Too Little Fiber, Exercise, and Liquids
The most common cause of constipation is a diet low in fiber (found in vegetables, fruits, and whole grains) and high in fats (found in cheese, eggs, and meats). People who eat plenty of high-fiber foods are less likely to become constipated.
Fiber -- both soluble and insoluble -- is the part of fruits, vegetables, and grains that the body cannot digest. Soluble fiber dissolves easily in water and takes on a soft, gel-like texture in the intestines. Insoluble fiber passes through the intestines almost unchanged. The bulk and soft texture of fiber help prevent hard, dry stools that are difficult to pass.
According to the National Center for Health Statistics, Americans eat an average of 5 to 14 grams of fiber daily, falling short of the 20 to 35 grams recommended by the American Dietetic Association. Both children and adults eat too many refined and processed foods from which the natural fiber has been removed.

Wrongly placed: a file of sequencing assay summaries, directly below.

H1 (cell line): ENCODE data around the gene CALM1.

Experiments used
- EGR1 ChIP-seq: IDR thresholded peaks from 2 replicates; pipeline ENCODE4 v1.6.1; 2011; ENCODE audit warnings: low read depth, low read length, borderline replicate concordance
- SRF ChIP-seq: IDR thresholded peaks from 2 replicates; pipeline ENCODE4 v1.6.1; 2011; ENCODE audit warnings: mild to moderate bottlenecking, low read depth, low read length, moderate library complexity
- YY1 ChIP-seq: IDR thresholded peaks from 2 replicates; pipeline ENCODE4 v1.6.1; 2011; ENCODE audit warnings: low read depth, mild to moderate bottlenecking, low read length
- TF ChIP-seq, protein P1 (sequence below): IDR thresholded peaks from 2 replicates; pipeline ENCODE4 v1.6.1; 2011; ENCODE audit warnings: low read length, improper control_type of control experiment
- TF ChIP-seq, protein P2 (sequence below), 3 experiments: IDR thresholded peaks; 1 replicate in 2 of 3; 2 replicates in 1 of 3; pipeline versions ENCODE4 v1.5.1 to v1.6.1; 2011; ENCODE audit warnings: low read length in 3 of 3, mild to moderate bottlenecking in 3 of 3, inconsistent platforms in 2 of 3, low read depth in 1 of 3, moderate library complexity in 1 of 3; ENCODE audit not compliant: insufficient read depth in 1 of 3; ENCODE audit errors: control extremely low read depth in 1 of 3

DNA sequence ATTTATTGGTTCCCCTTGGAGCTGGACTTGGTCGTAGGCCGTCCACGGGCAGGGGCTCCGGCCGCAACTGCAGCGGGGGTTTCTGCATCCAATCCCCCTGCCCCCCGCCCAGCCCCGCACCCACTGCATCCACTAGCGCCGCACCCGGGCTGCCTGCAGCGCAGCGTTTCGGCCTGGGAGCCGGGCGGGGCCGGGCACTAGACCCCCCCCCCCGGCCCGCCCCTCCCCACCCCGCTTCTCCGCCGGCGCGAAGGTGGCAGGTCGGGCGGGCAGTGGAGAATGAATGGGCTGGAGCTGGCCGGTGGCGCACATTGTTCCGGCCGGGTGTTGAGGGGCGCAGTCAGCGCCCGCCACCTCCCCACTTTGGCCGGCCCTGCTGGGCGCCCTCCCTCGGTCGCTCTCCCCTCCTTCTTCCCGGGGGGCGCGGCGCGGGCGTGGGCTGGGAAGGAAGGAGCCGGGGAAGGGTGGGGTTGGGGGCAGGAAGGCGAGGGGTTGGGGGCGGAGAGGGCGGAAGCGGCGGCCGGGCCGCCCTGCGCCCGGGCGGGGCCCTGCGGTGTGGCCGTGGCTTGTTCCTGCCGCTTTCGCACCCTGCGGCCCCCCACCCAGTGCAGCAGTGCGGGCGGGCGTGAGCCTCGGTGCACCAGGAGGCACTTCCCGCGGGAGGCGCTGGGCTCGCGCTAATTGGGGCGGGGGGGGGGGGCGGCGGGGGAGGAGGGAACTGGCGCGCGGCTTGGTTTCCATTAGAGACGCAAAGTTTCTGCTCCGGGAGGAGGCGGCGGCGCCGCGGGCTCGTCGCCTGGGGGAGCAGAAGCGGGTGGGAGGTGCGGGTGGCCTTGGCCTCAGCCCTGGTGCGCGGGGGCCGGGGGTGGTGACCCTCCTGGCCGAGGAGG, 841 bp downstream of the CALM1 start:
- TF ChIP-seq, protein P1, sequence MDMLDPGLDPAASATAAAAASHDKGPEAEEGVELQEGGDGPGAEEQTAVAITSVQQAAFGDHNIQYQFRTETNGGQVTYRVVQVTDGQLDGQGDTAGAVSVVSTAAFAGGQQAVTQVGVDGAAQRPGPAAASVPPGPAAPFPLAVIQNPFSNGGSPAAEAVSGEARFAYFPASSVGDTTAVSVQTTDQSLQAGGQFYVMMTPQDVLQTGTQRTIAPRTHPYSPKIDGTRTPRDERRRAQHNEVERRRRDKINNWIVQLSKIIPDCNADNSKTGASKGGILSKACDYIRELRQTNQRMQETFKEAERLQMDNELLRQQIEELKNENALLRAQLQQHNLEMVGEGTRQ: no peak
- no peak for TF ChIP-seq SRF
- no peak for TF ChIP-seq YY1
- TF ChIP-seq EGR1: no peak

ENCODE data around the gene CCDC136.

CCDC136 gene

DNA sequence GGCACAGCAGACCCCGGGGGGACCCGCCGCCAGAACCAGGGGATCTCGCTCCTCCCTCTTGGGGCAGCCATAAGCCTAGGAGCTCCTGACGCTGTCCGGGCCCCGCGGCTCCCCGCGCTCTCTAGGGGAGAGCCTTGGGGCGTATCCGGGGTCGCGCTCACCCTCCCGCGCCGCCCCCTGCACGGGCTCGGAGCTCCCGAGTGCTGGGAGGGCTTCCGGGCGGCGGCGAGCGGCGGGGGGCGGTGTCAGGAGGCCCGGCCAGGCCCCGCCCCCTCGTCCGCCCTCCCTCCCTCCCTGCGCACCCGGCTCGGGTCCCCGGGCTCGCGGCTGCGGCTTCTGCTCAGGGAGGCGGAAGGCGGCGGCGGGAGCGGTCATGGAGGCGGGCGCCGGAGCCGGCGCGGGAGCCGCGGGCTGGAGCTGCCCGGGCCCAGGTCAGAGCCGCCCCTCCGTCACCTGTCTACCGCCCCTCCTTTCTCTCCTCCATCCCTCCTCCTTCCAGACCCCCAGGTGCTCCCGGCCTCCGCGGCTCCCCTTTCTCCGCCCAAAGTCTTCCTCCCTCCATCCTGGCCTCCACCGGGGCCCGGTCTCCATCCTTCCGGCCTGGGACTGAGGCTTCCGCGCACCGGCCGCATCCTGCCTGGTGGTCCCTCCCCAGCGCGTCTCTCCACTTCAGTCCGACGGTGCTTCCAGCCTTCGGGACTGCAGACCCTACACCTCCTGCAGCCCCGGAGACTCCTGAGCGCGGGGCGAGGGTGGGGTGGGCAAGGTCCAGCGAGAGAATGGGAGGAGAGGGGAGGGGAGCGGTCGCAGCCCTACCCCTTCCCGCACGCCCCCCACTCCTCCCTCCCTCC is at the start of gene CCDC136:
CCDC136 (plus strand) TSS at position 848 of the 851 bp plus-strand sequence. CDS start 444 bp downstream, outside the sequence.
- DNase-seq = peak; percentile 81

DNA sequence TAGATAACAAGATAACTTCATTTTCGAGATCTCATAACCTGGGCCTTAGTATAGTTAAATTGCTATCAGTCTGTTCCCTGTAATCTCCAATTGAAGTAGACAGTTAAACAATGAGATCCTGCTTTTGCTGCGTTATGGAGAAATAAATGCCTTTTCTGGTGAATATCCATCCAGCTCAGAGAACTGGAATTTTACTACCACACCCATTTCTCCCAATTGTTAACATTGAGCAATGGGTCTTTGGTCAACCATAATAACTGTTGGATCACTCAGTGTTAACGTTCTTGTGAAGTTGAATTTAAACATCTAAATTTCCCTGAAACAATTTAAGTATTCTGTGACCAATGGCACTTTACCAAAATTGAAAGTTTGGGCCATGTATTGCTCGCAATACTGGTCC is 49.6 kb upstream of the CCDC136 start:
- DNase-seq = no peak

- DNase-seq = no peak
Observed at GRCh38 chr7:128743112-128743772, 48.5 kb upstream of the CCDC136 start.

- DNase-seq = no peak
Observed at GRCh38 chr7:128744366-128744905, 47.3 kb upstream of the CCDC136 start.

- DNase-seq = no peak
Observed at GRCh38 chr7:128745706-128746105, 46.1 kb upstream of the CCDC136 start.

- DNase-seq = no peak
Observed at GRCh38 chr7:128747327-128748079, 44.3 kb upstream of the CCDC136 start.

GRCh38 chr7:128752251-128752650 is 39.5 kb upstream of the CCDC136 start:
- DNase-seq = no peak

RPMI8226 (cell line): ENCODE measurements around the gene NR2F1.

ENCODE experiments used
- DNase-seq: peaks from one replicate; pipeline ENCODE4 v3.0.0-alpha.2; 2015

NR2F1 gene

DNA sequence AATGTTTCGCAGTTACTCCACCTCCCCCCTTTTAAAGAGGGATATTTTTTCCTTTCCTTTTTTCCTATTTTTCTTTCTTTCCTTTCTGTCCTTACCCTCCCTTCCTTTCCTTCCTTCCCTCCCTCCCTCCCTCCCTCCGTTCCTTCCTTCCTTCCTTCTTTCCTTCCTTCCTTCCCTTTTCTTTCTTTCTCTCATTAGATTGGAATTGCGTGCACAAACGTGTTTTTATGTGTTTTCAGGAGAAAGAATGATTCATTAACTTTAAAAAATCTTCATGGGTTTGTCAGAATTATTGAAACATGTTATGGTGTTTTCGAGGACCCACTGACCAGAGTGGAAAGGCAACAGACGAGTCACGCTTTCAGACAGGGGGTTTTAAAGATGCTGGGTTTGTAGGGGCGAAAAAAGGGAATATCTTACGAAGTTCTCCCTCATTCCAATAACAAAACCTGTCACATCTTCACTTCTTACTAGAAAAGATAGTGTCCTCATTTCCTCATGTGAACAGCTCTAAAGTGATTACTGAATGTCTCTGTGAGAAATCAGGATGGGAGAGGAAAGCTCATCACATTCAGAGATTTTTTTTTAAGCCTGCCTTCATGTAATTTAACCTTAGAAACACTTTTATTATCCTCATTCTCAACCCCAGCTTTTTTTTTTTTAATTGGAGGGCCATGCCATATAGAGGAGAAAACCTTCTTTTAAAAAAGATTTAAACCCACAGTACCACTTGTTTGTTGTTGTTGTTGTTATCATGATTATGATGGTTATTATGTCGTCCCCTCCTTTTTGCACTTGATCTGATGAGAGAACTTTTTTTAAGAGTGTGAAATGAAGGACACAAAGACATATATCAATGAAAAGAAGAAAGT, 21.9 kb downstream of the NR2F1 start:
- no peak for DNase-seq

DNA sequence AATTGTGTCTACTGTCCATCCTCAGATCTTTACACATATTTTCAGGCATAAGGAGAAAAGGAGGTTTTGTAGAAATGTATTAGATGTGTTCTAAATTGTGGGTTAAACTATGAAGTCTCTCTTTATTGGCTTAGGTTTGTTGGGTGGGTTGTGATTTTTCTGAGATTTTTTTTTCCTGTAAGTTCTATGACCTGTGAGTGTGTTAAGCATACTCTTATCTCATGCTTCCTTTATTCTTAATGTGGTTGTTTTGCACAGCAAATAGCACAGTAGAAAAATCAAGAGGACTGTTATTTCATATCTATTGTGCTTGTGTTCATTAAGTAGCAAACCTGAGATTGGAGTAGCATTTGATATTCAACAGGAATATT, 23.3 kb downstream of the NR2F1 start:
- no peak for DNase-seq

A low-fiber diet also plays a key role in constipation among older adults, who may lose interest in eating and choose convenience foods that are low in fiber. In addition, difficulties with chewing or swallowing may force older people to eat soft foods that are processed and low in fiber.
Liquids like water and juice add fluid to the colon and bulk to stools, making bowel movements softer and easier to pass. People who have problems with constipation should drink enough of these liquids every day, about eight 8-ounce glasses. Alcoholic beverages, as well as drinks that contain caffeine (like coffee and colas) have a dehydrating effect and can contribute to constipation.
Lack of exercise can also lead to constipation, although doctors do not know precisely why. For example, constipation often occurs after an accident or during an illness when one must stay in bed and cannot exercise.